The Proper Pronunciation of “Anole”

Dale Hoyt (dhoyt5@charter.net) asks the very reasonable question:

What is the proper pronunciation of “Anole”? Is it Ann-ol, An-ol-ee,or something else?
I get different answers when I consult online pronunciation guides, e.g.,
http://www.howjsay.com/index.php?word=anole&submit=Submit
or
http://www.merriam-webster.com/cgi-bin/audio.pl?anole001.wav=anole

Thoughts, anyone?

About Jonathan Losos

Professor and Curator of Herpetology at the Museum of Comparative Zoology at Harvard University. I've spent my entire professional career studying anoles and have discovered that the more I learn about anoles, the more I realize I don't know.

15 thoughts on “The Proper Pronunciation of “Anole”

  1. I prefer pronouncing it “uh – knoll”, as in a grassy knoll. I’ll sometimes say “a-knoll”, which is similar to annal. But I don’t say “uh-knoll-ee”, which I think is how it’s pronounced in Florida by the locals.

  2. The Floridians I know (including one named “Anole”!) all use the three-syllable pronunciation. That’s the one I learned growing up in Hawaii, too, where we had a couple of species establish themselves after, I think, coming over as pets.

    It’s only specialists like all y’all I’ve heard using the two-syllable pronunciation!

  3. I’m going with “uh – knoll” too. However, sometimes I use “Anolies” or “uh – knol -ees”, particularly when feeling sentimental about them.

    Now someone help me to pronounce “Annals”?

    Kat

  4. I read somewhere that the word ‘anole’ is from the French-Caribbean word ‘anoli’, in which case it would be pronounced with three syllables. But no matter, we all know what it means…

    1. That’s very familiar! I remember reading French descriptions of herpetofauna where they’re called “des anolys” – three syllables! We’ve certainly Americanized it.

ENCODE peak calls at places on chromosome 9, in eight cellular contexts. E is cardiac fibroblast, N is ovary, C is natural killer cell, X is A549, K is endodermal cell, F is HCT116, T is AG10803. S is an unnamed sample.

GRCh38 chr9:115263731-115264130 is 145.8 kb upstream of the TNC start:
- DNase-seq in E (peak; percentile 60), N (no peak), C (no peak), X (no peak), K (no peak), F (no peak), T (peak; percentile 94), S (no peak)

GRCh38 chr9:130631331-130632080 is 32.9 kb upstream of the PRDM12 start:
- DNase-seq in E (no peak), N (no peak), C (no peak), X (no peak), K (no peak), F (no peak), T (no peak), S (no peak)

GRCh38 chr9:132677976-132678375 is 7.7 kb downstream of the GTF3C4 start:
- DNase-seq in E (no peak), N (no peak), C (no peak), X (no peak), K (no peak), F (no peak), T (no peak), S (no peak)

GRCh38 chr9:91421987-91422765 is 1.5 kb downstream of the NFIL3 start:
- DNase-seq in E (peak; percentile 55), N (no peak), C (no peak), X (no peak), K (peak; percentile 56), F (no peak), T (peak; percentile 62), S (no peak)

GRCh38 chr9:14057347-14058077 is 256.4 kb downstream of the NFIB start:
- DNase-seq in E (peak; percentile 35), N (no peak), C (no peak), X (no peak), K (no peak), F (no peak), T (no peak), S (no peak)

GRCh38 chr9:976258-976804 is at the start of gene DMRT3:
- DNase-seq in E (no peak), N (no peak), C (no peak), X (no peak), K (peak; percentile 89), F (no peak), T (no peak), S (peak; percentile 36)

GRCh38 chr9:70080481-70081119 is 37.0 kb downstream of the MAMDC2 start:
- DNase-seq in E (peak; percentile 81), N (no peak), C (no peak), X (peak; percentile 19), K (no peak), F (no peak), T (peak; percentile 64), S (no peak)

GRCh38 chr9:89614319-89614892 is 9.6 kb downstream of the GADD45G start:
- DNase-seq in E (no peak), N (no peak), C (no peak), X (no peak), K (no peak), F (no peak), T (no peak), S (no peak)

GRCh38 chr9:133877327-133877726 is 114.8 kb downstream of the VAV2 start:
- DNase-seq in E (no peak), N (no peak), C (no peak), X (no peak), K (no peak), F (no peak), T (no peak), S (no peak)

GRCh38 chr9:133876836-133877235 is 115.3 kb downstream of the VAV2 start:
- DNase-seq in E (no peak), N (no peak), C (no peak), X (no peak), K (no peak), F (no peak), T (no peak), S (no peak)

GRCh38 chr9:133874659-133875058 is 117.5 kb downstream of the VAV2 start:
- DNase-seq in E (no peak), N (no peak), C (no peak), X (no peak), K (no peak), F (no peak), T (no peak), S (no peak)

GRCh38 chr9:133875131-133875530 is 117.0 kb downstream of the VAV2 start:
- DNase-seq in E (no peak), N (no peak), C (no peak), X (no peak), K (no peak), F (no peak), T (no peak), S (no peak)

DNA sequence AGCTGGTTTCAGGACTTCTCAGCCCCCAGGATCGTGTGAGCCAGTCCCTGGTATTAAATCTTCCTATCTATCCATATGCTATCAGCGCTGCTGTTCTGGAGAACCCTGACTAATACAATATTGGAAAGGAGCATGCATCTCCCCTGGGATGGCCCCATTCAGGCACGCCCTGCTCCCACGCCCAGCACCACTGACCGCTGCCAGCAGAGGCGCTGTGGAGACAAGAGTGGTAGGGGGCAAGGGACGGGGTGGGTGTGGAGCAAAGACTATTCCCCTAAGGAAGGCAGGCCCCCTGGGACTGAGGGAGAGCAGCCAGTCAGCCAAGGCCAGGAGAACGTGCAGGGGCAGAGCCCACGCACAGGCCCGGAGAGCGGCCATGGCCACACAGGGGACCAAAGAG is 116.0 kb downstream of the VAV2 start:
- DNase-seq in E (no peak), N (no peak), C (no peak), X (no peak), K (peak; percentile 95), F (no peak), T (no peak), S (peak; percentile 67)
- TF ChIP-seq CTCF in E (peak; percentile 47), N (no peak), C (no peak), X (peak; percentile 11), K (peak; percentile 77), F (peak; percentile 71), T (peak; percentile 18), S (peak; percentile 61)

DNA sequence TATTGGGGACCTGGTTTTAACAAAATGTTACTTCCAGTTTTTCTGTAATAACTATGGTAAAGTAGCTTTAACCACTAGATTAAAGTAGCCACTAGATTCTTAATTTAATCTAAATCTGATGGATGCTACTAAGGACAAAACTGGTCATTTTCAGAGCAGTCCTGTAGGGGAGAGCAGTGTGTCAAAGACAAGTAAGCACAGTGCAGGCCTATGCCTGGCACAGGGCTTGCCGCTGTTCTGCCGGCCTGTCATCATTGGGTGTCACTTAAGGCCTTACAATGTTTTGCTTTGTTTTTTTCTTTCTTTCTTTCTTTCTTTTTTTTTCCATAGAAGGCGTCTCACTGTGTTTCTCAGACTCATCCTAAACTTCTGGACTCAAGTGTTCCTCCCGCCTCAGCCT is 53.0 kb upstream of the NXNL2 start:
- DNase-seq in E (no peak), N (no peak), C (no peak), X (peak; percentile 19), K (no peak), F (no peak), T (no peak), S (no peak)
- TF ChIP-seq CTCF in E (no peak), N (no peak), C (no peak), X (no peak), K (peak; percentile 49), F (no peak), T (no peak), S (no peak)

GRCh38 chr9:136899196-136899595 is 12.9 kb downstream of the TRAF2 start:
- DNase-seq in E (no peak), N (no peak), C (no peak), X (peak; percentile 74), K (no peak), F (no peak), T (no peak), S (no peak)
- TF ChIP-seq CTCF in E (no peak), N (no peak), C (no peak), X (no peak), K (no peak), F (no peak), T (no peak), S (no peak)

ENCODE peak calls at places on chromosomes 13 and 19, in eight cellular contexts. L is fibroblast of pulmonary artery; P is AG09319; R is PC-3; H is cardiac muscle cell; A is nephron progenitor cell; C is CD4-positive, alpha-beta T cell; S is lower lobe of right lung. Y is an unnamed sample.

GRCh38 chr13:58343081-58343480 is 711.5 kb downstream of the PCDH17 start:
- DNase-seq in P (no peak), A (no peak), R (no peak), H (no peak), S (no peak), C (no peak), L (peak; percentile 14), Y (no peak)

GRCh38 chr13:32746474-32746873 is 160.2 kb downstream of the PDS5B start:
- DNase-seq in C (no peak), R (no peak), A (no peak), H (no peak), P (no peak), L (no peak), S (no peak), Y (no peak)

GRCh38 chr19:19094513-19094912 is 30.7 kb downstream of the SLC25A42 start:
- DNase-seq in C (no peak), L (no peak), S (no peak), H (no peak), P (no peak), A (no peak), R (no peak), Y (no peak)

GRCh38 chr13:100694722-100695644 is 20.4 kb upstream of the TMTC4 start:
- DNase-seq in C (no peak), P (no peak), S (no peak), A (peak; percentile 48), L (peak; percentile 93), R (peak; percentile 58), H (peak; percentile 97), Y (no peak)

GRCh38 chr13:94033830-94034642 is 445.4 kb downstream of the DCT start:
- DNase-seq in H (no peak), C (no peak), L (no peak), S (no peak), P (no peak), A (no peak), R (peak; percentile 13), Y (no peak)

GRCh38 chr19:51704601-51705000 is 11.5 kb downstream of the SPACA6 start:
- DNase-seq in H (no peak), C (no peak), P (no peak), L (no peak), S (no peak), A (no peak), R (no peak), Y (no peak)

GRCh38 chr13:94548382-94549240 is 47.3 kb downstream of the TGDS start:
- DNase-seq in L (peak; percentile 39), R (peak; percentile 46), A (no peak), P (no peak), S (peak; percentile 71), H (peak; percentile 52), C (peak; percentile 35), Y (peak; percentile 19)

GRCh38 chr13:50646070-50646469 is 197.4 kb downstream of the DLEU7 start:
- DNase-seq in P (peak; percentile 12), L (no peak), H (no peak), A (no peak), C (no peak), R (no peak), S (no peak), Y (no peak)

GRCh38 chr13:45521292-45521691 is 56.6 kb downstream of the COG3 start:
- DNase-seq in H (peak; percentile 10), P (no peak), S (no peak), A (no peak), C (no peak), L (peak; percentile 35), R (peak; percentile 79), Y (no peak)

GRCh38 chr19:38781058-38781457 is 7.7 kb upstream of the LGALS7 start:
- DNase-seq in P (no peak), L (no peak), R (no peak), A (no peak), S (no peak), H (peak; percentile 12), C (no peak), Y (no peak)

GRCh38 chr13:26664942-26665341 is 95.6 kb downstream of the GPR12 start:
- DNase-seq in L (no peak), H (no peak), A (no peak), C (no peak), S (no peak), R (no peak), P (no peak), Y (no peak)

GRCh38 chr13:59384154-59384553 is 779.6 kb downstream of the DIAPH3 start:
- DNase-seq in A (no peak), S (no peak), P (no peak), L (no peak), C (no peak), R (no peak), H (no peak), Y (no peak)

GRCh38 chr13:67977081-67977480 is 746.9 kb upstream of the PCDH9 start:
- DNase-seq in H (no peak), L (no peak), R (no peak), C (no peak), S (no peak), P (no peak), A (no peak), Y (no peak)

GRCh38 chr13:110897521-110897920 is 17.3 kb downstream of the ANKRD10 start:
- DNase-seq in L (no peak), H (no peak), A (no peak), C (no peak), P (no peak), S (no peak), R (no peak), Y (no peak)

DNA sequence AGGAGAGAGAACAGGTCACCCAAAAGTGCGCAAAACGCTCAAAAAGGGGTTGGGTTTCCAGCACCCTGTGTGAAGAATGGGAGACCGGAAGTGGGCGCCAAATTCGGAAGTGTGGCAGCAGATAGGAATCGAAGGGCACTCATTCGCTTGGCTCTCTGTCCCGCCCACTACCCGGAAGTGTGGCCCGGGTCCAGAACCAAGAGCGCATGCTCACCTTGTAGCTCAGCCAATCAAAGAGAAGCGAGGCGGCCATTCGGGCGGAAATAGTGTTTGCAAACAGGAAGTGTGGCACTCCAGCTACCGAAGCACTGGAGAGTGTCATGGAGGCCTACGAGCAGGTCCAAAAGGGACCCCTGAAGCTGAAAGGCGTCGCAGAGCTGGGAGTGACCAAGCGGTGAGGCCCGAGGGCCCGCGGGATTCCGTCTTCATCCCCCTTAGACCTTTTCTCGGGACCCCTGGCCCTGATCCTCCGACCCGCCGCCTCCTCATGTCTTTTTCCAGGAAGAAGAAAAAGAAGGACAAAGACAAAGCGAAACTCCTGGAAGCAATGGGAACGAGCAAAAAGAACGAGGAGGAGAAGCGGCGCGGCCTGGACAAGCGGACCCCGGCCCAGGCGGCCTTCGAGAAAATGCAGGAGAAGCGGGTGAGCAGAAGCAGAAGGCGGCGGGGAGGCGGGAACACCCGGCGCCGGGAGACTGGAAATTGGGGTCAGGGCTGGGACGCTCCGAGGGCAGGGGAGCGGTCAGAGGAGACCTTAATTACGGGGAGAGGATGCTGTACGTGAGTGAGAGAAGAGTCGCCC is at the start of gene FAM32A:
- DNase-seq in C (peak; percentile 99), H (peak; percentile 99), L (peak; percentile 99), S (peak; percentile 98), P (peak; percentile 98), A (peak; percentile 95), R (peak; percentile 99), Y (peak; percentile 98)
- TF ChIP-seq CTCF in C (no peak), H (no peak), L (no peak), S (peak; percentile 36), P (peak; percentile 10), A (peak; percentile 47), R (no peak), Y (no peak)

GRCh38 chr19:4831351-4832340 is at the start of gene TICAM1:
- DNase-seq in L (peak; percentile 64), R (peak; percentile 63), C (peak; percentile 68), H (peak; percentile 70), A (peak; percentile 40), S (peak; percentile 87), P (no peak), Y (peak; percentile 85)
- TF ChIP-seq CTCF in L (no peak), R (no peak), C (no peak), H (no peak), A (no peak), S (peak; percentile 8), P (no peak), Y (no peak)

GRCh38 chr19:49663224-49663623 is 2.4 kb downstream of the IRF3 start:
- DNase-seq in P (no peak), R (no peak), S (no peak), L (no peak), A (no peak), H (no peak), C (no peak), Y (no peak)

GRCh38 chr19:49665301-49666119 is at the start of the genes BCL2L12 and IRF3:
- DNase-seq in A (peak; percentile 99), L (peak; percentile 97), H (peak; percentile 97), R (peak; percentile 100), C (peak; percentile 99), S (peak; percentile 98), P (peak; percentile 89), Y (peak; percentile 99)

5. Personally, I always use the two syllable form.

    I’ve always heard that anole is from the language of the Carib people. According to Wikipedia, there are still around 10,000 surviving speakers of the Carib language, so perhaps they should be the ultimate authority on the terms pronunciation? Anybody know a Carib speaker?

  6. Here’s what I said in my later post on A Brief History of Anoles in Research:

    Among anolologists, anole is almost invariably pronounced “uh-nole” or “an-ole”, but the etymologically correct pronunciation is probably “a-no-lee”. The word “anolis” is a French West Indian word, still used on some French (or Creole) speaking islands, and on currently English-speaking islands which were previously French. In Haitian Creole, Wade Davis (1983) rendered the word as “zanolite” (he pronounced it with stresses on the first and third syllables), while Allsop (1996) gives it as “zandoli” on St. Lucia. (In both these forms, the ‘z’ is a common addition to Creole nouns, as in “zwazo”, from French “oiseau”.) It is most plausibly derived from a Carib word, but claims for an African origin have also been made. So, pretty much every anole biologist you meet (including me!) will be saying “anole” wrong.

  7. I live on a coastal Florida island, and although I have heard people call them ‘ah-noles’, most people around here pronounce it slightly differently. Like ‘uh-nole-ay’, almost like a French ‘ay’, or ‘eh’ sound on the end. I’ve always thought all those ‘other’ people were mispronouncing it! The lizards here are everywhere! As a child I grew up playing with them, even clamping then on our ears as
    earrings! (can’t imagine doing that now!) However, my first tattoo was of a beautiful anole! I have a few on my patio that live on certain areas and I see the same ones everyday! So who knows exactly how to pronounce it… But they are great little lizards!

  8. In Galveston, they were always just lizards…I had no recollection of a real name for them until we were living in Colorado and our daughter paid money for one as a pet!

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